• Savannah Petroleum has made a fifth discovery in Zomo-1 well, locating in the R3 portion of the R3/R4 Adaem Rift Basin area in southeast Nigeria
  • Chevron will be proceeding with drilling a test well at the Mississippi Canyon Block 607, hoping to add to the deepwater Ballymore discovery that it made in the same area last year
  • Saudi Arabia’s crown prince hopes to be able to resolve an impasse with Kuwait over the Khafji and Wafra fields in the Neutral Zone ‘soon’, an area along the border that has been undefined for near a hundred years, which could unlock up to 500,000 b/d of crude production

Downstream

  • Pakistan will be building a new oil refinery at its deepwater Gwadar port, part of an ‘oil city’ project that Saudi Aramco is expected to invest in
  • Saudi International Petrochemical Co (Sipchem) has acquired fellow Saudi Arabian firm Sahara Petrochemical in a deal worth US$2.2 billion
  • Vietnam’s Petrolimex wants to halt the US$5 billion, 200 kb/d Nam Van Phong refining and petrochemical project with Japan’s JXTG Holdings to ‘focus its resources on executing other projects’
  • ExxonMobil is considering a multi-billion dollar investment at its 592 kb/d Singapore refinery – the largest in its system – to meet demand for low sulphur shipping fuels as the IMO’s strict new rules on marine fuels starts in 2020
  • India is reducing the pump prices of gasoline and diesel by 2.50 rupees (US$0.03 per litre) to ease the pain of rising crude prices and a weak rupee; this includes a reduction in excise duty of 1.50 rupee per litre

Natural Gas/LNG

  • After PetroChina and Korea Gas gave their blessing last week, Shell and its remaining partners have given the go-ahead for Kitimat LNG project in Canada, bucking trends by sanctioning construction without having signed any long-term LNG sales deals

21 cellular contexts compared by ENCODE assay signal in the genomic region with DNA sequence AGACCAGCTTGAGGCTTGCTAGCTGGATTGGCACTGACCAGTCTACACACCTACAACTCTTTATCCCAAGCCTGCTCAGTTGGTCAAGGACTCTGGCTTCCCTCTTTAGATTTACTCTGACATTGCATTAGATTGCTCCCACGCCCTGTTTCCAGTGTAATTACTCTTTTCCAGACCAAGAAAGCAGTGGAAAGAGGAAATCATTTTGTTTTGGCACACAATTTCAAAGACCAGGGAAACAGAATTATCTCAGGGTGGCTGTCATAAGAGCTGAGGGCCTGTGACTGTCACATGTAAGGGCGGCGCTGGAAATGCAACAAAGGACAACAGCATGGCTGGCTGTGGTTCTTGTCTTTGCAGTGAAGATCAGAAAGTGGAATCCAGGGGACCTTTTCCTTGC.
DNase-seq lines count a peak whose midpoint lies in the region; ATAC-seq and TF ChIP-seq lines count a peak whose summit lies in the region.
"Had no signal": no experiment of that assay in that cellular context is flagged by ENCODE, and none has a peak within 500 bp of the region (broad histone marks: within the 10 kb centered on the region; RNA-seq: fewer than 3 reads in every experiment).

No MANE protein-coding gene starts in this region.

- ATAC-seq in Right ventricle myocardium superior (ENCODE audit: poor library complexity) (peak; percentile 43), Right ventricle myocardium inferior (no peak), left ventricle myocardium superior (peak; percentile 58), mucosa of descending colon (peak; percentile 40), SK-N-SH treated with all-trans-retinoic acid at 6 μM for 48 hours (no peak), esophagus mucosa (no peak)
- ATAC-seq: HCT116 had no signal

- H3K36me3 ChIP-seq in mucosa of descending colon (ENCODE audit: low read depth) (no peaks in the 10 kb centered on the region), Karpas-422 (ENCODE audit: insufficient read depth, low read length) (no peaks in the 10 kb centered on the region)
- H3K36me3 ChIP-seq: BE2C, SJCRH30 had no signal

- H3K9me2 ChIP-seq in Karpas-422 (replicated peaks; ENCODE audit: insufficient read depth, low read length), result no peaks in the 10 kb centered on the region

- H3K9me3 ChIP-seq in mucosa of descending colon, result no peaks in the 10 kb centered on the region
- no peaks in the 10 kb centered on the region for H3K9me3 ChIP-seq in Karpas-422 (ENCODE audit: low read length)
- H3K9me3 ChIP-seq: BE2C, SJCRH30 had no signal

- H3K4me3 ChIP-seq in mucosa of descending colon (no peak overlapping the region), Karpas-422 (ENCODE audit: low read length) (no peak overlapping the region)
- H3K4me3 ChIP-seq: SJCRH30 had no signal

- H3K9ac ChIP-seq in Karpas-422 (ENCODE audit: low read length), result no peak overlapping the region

• G3 Exploration has been given approval to proceed with the development of the Chengzhuang Block in Shanxi, splitting the estimated recoverable gas volumes of 176 bcf with its partner CNPC
  • Qatar Petroleum will continue to supply the United Arab Emirates with piped natural gas, shunning bringing ‘politics into commercial business’ as the standoff between Qatar against Saudi Arabia and its allies continues

Corporate

  • Saudi Arabia’s crown prince is insisting that Saudi Aramco’s planned IPO will go ahead by 2021, after the sale was put on hold by Aramco’s plan to purchase a controlling stake in SABIC
  • BP and Norway’s Aker BP have signed a new cooperation agreement to explore development and deployment of advanced technologies in their businesses
  • Ensco and Rowan Companies have agreed to a US12 billion merger that will create a global powerhouse offshore drilling company covering 82 rigs
October, 11 2018
The United States continues to increase production of lighter crude oil

monthly lower 48 states crude oil production

Source: U.S. Energy Information Administration, Monthly Crude Oil and Natural Gas Production

As domestic production continues to increase, the average density of crude oil produced in the United States continues to become lighter. The average API gravity—a measure of a crude oil’s density where higher numbers mean lower density—of U.S. crude oil increased in 2017 and through the first six months of 2018. Crude oil production with an API gravity greater than 40 degrees grew by 310,000 barrels per day (b/d) to more than 4.6 million b/d in 2017. This increase represents 53% of total Lower 48 production in 2017, an increase from 50% in 2015, the earliest year for which EIA has oil production data by API gravity.